SPN 3150. Analytical Skills and Critical Aspects of Spanish

Students review and extend their knowledge of all basic patterns (e.g., grammar, vocabulary, sociocultural norms) of the language.  They develop their oral and written skills in describing, narrating and presenting arguments.  They are exposed to texts and audio-visual material that provide them with a deeper understanding of the Spanish-speaking world.    Credit, 3 semester hours.  PREREQ: SPN 3110 and SPN 3120; or permission of instructor.

SPN 3200. Literary Analysis and Criticism in Spanish

Through a variety of representative works of Hispanic literature, this course focuses on the discussion and practical application of different approaches to the critical reading of literary texts.  We also study basic concepts and problems of literary theory, as well as strategies for research and academic writing in Spanish.    Credit, 3 semester hours.  PREREQ: SPN 3110, SPN 3120 and SPN 3150; or permission of instructor.

SPN 3210.  Survey of Spanish-American Literature I

Masterpieces of Latin American literature from Colonization to Romanticism as an outgrowth of Latin American history and civilization.  Credit, 3 semester hours. PREREQ: SPN 3200 or permission of instructor.

SPN 3220.  Survey of Spanish-American Literature II

Masterpieces of Latin American literature from Post‑Romanticism to the present as an outgrowth of Latin American history and civilization.  Credit, 3 semester hours. PREREQ: SPN 3200 or permission of instructor.

SPN 3310.  Survey of Literature of Spain I

Masterpieces of Spanish literature from Middle Ages to Golden Age as an outgrowth of Spanish history and civilization.  Credit, 3 semester hours. PREREQ: SPN 3200 or permission of instructor.

SPN 3320.  Survey of Literature of Spain II

Masterpieces of Spanish literature from the eighteenth, nineteenth and twentieth centuries as an outgrowth of Spanish history and civilization.  Credit, 3 semester hours. PREREQ: SPN 3200 or permission of instructor.

SPN 3360. History of the Spanish Language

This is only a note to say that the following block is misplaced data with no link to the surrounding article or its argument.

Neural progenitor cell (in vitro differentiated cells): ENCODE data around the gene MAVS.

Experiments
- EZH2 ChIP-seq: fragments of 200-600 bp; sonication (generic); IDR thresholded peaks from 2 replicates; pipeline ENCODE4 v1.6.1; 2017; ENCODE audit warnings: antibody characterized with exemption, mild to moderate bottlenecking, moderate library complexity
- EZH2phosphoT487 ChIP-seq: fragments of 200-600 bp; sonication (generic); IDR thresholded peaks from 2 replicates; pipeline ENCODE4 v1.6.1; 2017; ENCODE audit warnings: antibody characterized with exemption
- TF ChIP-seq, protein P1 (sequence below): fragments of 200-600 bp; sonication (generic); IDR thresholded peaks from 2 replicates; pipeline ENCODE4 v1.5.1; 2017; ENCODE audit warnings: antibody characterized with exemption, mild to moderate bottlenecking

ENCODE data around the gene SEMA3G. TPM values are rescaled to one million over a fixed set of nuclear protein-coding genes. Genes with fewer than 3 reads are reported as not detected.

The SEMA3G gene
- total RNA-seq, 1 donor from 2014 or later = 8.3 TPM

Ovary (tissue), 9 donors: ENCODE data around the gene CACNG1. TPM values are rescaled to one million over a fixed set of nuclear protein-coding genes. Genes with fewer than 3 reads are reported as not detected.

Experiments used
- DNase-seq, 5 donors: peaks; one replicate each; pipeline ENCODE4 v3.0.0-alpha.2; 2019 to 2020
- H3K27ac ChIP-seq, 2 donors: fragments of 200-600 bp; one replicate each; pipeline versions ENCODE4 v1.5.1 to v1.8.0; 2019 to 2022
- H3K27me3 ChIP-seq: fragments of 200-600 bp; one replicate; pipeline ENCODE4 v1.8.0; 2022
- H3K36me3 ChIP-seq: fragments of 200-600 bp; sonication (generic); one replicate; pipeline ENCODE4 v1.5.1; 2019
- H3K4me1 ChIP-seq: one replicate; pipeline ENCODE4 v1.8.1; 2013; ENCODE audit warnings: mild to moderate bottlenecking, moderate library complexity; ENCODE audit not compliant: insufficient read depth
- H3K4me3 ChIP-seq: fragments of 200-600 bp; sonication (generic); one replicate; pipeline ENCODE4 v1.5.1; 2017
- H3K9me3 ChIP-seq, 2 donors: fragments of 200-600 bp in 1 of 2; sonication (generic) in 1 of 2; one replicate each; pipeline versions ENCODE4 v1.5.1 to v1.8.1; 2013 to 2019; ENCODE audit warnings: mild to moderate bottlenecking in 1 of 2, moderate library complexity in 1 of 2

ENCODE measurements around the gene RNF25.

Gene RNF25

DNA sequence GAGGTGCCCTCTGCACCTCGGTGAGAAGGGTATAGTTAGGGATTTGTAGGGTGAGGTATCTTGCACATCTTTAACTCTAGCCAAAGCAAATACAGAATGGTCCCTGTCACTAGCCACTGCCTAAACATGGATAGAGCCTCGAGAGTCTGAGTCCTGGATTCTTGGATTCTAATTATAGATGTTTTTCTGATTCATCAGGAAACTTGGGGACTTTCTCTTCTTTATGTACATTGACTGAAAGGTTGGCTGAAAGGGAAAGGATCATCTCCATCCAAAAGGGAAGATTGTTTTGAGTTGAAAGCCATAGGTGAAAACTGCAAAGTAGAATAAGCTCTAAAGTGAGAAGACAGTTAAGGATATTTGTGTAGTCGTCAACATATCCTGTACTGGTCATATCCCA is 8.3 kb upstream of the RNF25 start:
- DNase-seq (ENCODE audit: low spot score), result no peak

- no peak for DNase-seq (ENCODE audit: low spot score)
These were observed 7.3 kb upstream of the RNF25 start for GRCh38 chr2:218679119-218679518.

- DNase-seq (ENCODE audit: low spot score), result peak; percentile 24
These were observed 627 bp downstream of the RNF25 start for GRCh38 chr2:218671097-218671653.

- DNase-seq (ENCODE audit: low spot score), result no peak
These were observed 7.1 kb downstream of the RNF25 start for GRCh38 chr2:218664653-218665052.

This course offers a panoramic study of the evolution of spoken Latin into modern Spanish.  Topics covered will include: the major historical events that influenced the evolution of Spanish; phonological change; morphological and syntactic change; lexical borrowings from other languages; and semantic change.  We will also study representative texts that illustrate the evolution of the Spanish language, and students will be assigned a similar text as an individual project.  Credit, 3 semester hours.  PREREQ: SPN 3110, SPN 3120 and SPN 3150; or permission of instructor.

SPN 3510.  Study Abroad

A trip designed to acquaint students with various aspects of Latin American or Spanish life and civilization through visits to places of historical and cultural interest.  Credit, 2‑7 semester hours.  PREREQ: Permission of department chair.

SPN 3610.  Civilization and Culture of Spanish America

A course designed to give students a better understanding of the history and civilization of Spanish America and to increase their knowledge of general Hispanic cultures.  Credit, 3 semester hours. PREREQ: SPN 2320 or SPN 2330 or permission of instructor.

SPN 3620.  Civilization and Culture of Spain

A course designed to give students a better understanding of the history and civilization of Spain and to increase their knowledge of general Hispanic culture.  Credit, 3 semester hours. PREREQ: SPN 2320 or SPN 2330 or permission of instructor.

SPN 3700.  Advanced Grammar and Composition

Refinement of Spanish writing skills through exercises which enhance control of grammar, expand vocabulary, and promote greater awareness of rhetoric and critical reading.  Credit, 3 semester hours.  PREREQ:  SPN 3150 or permission of instructor.

SPN 3710.  Business Spanish

Spanish as applied to business skills such as letter writing, making reservations, billing, ordering, and using the metric system.  Credit, 3 semester hours.  PREREQ:  SPN 3150 or permission of instructor.

SPN 4130.  Topics in Colonial Spanish-American Literature

This course covers literature from the first written expressions of pre-Columbian America to the authors and works of Spanish America as a colony of Spain. Credit: 3-6 semester hours. May be repeated for a maximum of 6 credits with the change of topic.  PREREQ:  SPN 3700 or permission of instructor.

SPN 4140.  19th Century Spanish-American Literature